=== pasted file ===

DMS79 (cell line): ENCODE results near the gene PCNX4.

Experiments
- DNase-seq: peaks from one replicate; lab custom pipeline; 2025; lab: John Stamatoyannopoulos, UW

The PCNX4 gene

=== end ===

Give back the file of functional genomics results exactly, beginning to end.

DMS79 (cell line): ENCODE results near the gene PCNX4.

Experiments
- DNase-seq: peaks from one replicate; lab custom pipeline; 2025; lab: John Stamatoyannopoulos, UW

The PCNX4 gene